Dr Rowena Martin, The Australian National University, Canberra/The University of Melbourne

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01 September 2011

Fighting back against malaria

In the 1950s it seemed as if medical science was winning the fight against malaria with the help of the ‘wonder drug’ chloroquine. Over the past half century the drug has saved hundreds of millions of lives.

But now the parasite that causes malaria has fought back. Chloroquine-resistant malaria has become common in developing countries. Rowena Martin is working to understand what happened, and to develop new ways of treating malaria.

In a series of discoveries, Rowena and her colleagues at the Australian National University have revealed some of the biochemical tricks the malaria parasite uses. Her L’Oréal For Women in Science Fellowship allowed her to continue her study of the complex biochemistry that gives rise to resistance.


2005 – PhD (Biochemistry, cell physiology, molecular biology, and bioinformatics), TheAustralian National University (ANU)

1997 – Bachelor of Science with Honours (Biochemistry and cell physiology), ANU

Career highlights, awards, fellowships, grants

2010 – Australian Museum Eureka Prize Finalist for Early Career Research

2009-2012 – National Health and Medical Research Council Australian Biomedical Fellowship

2008-present – Principal investigator, Research School of Biology, ANU and the School of Botany, University of Melbourne

2008-2010 – National Health and Medical Research Council project grant: Characterization of the chloroquine resistance transporter of the malaria parasite

2007 – ASP & Australian Research Council/National Health and Medical Research Council Parasitology Network Early Career Researcher Award

2005 – Australian Research Council Research Associate, School of Biochemistry and Molecular Biology, ANU

2001 – Australian Society of Biochemistry and Molecular Biology ComBio Student Poster Prize

1998 – Australian Postgraduate Award

1996 – Research assistant, CSIRO Division of Forestry and Forestry Products, Canberra

1996 – Maternal Health Research Scholarship

1995 – Research assistant, New South Wales Agricultural Research and Veterinary Centre, Orange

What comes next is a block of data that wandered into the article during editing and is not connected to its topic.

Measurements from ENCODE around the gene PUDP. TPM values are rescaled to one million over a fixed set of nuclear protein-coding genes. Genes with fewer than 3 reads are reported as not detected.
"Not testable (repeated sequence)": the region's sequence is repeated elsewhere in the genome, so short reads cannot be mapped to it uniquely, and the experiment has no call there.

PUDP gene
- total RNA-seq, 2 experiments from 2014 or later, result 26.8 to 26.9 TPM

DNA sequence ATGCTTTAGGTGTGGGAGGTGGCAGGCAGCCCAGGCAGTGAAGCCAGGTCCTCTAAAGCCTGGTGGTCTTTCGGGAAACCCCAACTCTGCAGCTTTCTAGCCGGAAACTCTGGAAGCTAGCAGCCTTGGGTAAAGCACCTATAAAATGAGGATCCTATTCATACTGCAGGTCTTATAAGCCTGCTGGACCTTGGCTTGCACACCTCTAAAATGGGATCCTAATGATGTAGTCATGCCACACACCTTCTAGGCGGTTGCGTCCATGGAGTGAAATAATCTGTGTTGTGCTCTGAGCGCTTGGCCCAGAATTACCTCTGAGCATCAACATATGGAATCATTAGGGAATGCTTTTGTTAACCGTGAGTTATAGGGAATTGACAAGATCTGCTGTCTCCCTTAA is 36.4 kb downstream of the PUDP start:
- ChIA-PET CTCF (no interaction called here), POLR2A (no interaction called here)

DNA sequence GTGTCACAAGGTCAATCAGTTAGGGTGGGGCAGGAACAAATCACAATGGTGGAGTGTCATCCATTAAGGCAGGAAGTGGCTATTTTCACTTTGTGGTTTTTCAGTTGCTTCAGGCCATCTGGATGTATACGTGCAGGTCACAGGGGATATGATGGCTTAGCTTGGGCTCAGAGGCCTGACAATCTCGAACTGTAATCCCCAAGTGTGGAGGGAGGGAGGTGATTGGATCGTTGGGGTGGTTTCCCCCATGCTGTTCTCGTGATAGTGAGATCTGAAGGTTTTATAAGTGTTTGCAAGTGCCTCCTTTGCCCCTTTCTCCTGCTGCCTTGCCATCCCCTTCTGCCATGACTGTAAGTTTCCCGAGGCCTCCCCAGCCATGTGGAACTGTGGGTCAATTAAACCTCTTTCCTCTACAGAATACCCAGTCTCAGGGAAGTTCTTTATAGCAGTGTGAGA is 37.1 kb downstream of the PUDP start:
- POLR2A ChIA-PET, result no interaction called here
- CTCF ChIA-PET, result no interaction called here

1995 – National Heart Foundation Vacation Scholarship

1994 – Research Assistant, CSIRO Division of Plant Industry, Canberra

Research highlights

  • More than ten presentations at Australian and international conferences and institutions including three invited conference and seminar presentations
  • Thirteen publications including six first-author journal articles, three reviews and two book chapters
  • A first-author paper in Science and a co-first-author paper in Nature
  • Actively involved in editorial and peer review for a variety of journals and grants
  • Currently supervising several PhD and Honours students

Top five publications

Martin RE (corresponding author), Marchetti RV, Cowan AI, Howitt SM, Broer S, and Kirk K. (2009) Chloroquine transport via the malaria parasite’s ‘Chloroquine resistance transporter’. Science, 325, 1680-82. (IF = 29.747; 7 cites)

Saliba KJ (co-first author), Martin RE (co-first author), Broer A, Henry RI, McCarthy CS, Downie MJ, Allen RJW, Mullin KA, McFadden GI, Broer S, and Kirk K. (2006) Na+-dependent uptake of an essential nutrient by the intracellular malaria parasite. Nature, 443: 582-85. (IF = 34.48; 23 cites)

Martin RE and Kirk K. (2007) Transport of the essential nutrient isoleucine in human erythrocytes infected with the malaria parasite Plasmodium falciparum. Blood, 109: 2217-24. (IF = 10.555; 19 cites)

Martin RE and Kirk K. (2004) The malaria parasite’s chloroquine resistance transporter is a member of the drug/metabolite transporter superfamily. Mol. Biol. Evol., 21: 1938-49. (IF = 9.872; 66 cites)

Martin RE, Henry RI, Abbey JL, Clements JD, and Kirk K. (2005) The ‘permeome’ of the malaria parasite: an overview of the membrane transport proteins of Plasmodium falciparum. Genome Biol., 6: R26. (IF = 6.626; 52 cites)


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